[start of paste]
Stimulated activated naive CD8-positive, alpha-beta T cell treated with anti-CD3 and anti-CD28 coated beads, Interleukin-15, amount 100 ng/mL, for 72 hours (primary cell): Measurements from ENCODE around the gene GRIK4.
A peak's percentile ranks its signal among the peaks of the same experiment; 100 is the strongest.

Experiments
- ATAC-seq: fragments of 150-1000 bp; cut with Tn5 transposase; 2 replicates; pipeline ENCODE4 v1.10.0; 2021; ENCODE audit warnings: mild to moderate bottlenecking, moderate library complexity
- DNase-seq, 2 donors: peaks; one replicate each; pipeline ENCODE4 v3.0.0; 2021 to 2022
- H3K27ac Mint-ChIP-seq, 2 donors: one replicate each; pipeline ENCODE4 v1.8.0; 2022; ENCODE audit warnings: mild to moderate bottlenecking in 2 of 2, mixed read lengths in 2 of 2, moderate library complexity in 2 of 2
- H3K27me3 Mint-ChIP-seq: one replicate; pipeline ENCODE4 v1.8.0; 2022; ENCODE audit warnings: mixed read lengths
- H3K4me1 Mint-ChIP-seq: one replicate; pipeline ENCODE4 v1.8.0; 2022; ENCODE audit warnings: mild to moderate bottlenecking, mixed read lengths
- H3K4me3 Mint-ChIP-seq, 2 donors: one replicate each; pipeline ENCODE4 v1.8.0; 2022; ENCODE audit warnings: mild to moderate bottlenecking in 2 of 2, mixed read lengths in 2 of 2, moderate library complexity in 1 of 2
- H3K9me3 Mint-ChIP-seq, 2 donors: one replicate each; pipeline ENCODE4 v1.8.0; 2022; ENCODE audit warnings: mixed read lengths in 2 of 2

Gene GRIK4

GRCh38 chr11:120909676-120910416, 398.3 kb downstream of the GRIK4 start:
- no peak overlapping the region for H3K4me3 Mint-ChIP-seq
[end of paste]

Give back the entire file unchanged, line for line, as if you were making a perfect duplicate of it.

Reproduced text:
Stimulated activated naive CD8-positive, alpha-beta T cell treated with anti-CD3 and anti-CD28 coated beads, Interleukin-15, amount 100 ng/mL, for 72 hours (primary cell): Measurements from ENCODE around the gene GRIK4.
A peak's percentile ranks its signal among the peaks of the same experiment; 100 is the strongest.

Experiments
- ATAC-seq: fragments of 150-1000 bp; cut with Tn5 transposase; 2 replicates; pipeline ENCODE4 v1.10.0; 2021; ENCODE audit warnings: mild to moderate bottlenecking, moderate library complexity
- DNase-seq, 2 donors: peaks; one replicate each; pipeline ENCODE4 v3.0.0; 2021 to 2022
- H3K27ac Mint-ChIP-seq, 2 donors: one replicate each; pipeline ENCODE4 v1.8.0; 2022; ENCODE audit warnings: mild to moderate bottlenecking in 2 of 2, mixed read lengths in 2 of 2, moderate library complexity in 2 of 2
- H3K27me3 Mint-ChIP-seq: one replicate; pipeline ENCODE4 v1.8.0; 2022; ENCODE audit warnings: mixed read lengths
- H3K4me1 Mint-ChIP-seq: one replicate; pipeline ENCODE4 v1.8.0; 2022; ENCODE audit warnings: mild to moderate bottlenecking, mixed read lengths
- H3K4me3 Mint-ChIP-seq, 2 donors: one replicate each; pipeline ENCODE4 v1.8.0; 2022; ENCODE audit warnings: mild to moderate bottlenecking in 2 of 2, mixed read lengths in 2 of 2, moderate library complexity in 1 of 2
- H3K9me3 Mint-ChIP-seq, 2 donors: one replicate each; pipeline ENCODE4 v1.8.0; 2022; ENCODE audit warnings: mixed read lengths in 2 of 2

Gene GRIK4

GRCh38 chr11:120909676-120910416, 398.3 kb downstream of the GRIK4 start:
- no peak overlapping the region for H3K4me3 Mint-ChIP-seq